Rhea Silvia

Rhea Sylvia (also written as Rea Silvia), and also known as Ilia, was the mythical mother of the twins Romulus and Remus, who founded the city of Rome. Her story is told in the Ab Urbe Condita of Livy.

According to legend, she was the daughter of Numitor, king of Albalonga and descendant of Aeneas. Numitor's brother Amulius seized the throne and killed Numitor's son. Numitor forced Rhea Sylvia to become a Vestal Virgin, a priestess to the goddess Vesta who is sworn to lifelong celibacy, so that Numitor would not have any heirs.

However, the god Mars took a fancy to Rhea Sylvia and raped her, conceiving the twins. When he learned of this, Amulius ordered Rhea Sylvia buried alive (the standard punishment for Vestal Virgins who did not remain celibate) and ordered a servant to kill the twins, but the merciful servant set them adrift in the river Tiber. The river-god, Tiberinus found the twins and gave them to a she-wolf to suckle, and then he rescued and married Rhea Silvia. Romulus and Remus went on to found Rome and overthrow Amulius, reinstating Numitor as King of Alba Longa.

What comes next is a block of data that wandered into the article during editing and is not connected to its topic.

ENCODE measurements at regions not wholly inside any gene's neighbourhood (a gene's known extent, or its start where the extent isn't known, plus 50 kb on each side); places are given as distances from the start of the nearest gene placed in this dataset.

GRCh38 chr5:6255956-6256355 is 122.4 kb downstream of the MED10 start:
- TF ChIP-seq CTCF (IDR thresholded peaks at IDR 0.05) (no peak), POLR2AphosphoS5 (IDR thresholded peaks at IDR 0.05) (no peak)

The name Rea Silvia suggests a minor deity, a demi-goddess of forests. Silva means woods or forest, and Rea may be related to res and regnum; Rea may also be related to Greek rheô, "flow," and thus relate to her association with the spirit of the river Tiber.

See also: Rome, Romulus, Aeneas, Mars, The founding of Rome




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